Since the identification of the new severe acute respiratory syndrome virus 2 (SARS-CoV-2), a huge effort in terms of diagnostic strategies has been deployed. To date, serological assays represent a valuable tool for the identification of recovered COVID-19 patients and for the monitoring of immune response elicited by vaccination. However, the role of T-cell response should be better clarified and simple and easy to perform assays should be routinely introduced. The main aim of this study was to compare a home-made assay for whole blood stimulation with a standardized ELISpot assay design in our laboratory for the assessment of spike-specific T-cell response in vaccinated subjects. Even if a good correlation between the assays was reported, a higher percentage of responder subjects was reported for immunocompromised subjects with ELISpot assay (56%) than home-made whole blood stimulation assay (33%). Additionally, three commercial assays were compared with our home-made assay, reporting a good agreement in terms of both positive and negative results.

Performance of Whole Blood Stimulation Assays for the Quantification of SARS-CoV-2 Specific T-Cell Response: A Cross-Sectional Study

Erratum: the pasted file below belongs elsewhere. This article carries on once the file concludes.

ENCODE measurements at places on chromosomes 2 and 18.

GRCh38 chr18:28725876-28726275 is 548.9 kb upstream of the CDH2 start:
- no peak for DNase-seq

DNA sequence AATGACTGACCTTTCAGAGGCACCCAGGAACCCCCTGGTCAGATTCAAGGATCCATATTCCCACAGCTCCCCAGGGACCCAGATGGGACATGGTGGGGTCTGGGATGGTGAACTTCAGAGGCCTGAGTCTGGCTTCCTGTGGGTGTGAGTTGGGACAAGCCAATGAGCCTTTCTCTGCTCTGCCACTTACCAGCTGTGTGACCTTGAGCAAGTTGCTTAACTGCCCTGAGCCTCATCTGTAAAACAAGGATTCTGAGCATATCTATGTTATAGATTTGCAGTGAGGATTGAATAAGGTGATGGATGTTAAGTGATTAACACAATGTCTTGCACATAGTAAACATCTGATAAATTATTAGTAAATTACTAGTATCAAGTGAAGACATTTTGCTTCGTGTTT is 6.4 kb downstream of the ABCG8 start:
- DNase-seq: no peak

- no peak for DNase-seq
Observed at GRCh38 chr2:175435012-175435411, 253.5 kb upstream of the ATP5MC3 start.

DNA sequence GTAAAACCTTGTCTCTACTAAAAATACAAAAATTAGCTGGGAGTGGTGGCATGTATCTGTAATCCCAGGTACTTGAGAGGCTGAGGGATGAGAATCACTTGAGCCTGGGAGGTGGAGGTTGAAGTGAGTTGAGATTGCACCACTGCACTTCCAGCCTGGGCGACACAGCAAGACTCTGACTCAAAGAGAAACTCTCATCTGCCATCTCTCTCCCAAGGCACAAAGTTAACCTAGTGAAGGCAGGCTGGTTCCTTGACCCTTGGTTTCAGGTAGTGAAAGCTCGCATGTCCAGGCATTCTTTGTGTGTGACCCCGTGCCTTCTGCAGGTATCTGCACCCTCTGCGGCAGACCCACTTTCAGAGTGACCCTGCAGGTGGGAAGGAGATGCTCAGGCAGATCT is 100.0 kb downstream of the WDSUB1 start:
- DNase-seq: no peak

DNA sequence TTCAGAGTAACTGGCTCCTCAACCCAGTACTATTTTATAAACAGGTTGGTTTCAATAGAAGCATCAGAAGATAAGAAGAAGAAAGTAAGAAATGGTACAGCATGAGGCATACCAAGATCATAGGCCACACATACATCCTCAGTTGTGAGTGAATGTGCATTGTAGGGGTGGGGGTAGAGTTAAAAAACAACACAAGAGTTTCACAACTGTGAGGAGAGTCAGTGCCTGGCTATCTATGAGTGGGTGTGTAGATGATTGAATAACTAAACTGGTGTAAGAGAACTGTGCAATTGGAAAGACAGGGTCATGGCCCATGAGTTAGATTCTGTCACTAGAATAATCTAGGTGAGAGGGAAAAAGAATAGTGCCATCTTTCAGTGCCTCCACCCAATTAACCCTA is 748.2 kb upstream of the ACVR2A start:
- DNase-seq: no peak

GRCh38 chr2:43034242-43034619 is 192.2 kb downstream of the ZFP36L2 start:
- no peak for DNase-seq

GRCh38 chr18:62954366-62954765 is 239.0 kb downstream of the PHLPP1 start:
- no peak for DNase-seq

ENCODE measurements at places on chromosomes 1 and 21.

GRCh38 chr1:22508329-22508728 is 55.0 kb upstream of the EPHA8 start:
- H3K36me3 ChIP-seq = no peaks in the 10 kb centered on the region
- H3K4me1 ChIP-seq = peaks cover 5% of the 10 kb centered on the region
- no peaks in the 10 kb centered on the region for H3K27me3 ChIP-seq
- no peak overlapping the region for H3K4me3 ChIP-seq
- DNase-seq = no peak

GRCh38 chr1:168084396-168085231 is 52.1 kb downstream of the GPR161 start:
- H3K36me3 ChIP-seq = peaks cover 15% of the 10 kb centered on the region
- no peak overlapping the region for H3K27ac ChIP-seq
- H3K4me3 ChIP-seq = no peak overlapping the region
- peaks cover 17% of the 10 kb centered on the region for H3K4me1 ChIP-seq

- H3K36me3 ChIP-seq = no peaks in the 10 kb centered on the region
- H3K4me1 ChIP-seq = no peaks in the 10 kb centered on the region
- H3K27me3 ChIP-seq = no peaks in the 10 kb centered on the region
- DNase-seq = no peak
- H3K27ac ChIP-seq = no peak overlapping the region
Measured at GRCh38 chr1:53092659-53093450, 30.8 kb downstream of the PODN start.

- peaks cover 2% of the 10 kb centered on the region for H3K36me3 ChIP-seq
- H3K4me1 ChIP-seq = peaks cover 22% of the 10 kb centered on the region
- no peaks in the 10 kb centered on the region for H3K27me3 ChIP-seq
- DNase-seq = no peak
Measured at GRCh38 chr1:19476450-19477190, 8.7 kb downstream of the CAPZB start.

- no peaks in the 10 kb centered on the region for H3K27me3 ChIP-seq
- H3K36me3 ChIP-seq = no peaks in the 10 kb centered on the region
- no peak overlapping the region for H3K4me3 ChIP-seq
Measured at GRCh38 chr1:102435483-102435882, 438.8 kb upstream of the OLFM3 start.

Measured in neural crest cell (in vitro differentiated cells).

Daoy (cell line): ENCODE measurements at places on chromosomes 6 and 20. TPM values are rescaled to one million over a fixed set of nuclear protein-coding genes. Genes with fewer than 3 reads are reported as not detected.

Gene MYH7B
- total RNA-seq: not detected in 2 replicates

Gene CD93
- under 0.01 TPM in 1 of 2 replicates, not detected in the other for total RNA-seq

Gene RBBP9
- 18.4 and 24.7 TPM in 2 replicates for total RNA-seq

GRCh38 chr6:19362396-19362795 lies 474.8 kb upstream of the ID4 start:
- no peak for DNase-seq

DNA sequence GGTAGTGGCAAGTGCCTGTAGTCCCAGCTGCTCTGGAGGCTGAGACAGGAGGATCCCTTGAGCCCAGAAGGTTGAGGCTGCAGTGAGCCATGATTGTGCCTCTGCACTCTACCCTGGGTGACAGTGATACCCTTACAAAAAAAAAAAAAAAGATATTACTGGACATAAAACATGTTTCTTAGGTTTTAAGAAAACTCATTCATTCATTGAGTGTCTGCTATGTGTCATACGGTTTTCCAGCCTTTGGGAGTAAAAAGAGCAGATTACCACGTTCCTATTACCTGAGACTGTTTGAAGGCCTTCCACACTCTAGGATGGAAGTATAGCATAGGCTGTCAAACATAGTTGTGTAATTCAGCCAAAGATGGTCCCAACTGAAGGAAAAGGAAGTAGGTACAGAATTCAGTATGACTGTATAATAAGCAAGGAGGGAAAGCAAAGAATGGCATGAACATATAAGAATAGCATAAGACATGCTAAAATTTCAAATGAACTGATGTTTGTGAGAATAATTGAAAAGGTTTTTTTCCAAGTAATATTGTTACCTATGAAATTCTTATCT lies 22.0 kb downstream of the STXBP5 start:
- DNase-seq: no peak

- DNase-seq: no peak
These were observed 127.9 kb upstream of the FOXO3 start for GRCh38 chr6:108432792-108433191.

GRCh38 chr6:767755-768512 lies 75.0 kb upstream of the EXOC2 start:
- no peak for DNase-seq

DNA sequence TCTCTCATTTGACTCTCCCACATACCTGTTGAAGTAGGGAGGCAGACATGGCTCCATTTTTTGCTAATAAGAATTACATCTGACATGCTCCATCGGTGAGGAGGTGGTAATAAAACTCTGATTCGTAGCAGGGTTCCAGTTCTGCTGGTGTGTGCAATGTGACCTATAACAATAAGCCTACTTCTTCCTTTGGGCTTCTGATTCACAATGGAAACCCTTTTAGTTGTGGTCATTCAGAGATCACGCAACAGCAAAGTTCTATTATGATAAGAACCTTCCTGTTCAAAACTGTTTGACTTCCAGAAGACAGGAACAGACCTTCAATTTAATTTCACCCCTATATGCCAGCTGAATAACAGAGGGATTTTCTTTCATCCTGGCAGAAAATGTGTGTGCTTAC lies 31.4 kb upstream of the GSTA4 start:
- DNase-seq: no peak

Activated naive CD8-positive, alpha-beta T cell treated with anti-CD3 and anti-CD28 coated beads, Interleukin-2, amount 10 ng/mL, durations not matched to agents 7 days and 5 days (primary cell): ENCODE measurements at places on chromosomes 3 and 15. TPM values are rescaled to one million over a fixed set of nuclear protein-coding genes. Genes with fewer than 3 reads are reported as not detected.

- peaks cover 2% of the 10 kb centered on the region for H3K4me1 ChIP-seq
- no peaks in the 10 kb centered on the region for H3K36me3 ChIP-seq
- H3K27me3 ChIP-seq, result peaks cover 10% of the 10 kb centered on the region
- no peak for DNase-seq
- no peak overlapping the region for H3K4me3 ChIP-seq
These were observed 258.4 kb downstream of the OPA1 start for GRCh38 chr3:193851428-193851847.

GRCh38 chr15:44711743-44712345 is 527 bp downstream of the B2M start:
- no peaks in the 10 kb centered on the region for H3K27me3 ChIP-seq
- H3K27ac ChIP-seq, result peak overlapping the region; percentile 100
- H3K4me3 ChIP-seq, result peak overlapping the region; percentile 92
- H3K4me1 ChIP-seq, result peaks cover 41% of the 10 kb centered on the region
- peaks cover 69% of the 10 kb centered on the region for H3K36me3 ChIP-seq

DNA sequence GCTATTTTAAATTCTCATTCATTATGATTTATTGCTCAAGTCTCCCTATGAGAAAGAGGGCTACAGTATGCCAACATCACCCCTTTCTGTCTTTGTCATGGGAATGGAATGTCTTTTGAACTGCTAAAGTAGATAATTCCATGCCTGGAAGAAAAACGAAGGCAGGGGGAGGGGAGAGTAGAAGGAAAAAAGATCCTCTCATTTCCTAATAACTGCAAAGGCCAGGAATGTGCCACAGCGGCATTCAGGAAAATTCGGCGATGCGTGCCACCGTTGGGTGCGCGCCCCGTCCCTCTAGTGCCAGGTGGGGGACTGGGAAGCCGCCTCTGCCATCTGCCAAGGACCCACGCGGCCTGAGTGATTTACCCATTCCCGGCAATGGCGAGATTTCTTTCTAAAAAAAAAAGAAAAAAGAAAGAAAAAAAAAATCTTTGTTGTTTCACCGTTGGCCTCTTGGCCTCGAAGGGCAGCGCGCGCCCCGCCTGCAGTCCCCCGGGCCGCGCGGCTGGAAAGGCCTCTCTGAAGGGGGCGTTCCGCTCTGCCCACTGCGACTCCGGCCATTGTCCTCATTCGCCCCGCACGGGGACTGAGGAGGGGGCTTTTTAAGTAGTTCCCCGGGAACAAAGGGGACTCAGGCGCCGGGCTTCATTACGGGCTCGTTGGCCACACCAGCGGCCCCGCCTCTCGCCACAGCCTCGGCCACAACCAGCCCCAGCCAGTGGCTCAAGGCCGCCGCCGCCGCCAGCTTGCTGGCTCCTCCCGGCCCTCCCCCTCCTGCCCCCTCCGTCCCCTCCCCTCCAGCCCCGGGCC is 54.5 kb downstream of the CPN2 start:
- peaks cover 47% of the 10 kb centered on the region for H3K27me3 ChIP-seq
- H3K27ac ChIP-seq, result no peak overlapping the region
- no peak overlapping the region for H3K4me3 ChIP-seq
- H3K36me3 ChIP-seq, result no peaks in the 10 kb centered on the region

Bergami, Federica;Pattonieri, Eleonora Francesca;Gregorini, Marilena;Meloni, Federica;Ticozzelli, Elena;Cassaniti, Irene;Baldanti, Fausto
2022-01-01

Abstract

Since the identification of the new severe acute respiratory syndrome virus 2 (SARS-CoV-2), a huge effort in terms of diagnostic strategies has been deployed. To date, serological assays represent a valuable tool for the identification of recovered COVID-19 patients and for the monitoring of immune response elicited by vaccination. However, the role of T-cell response should be better clarified and simple and easy to perform assays should be routinely introduced. The main aim of this study was to compare a home-made assay for whole blood stimulation with a standardized ELISpot assay design in our laboratory for the assessment of spike-specific T-cell response in vaccinated subjects. Even if a good correlation between the assays was reported, a higher percentage of responder subjects was reported for immunocompromised subjects with ELISpot assay (56%) than home-made whole blood stimulation assay (33%). Additionally, three commercial assays were compared with our home-made assay, reporting a good agreement in terms of both positive and negative results.
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Utilizza questo identificativo per citare o creare un link a questo documento: https://hdl.handle.net/11571/1477281
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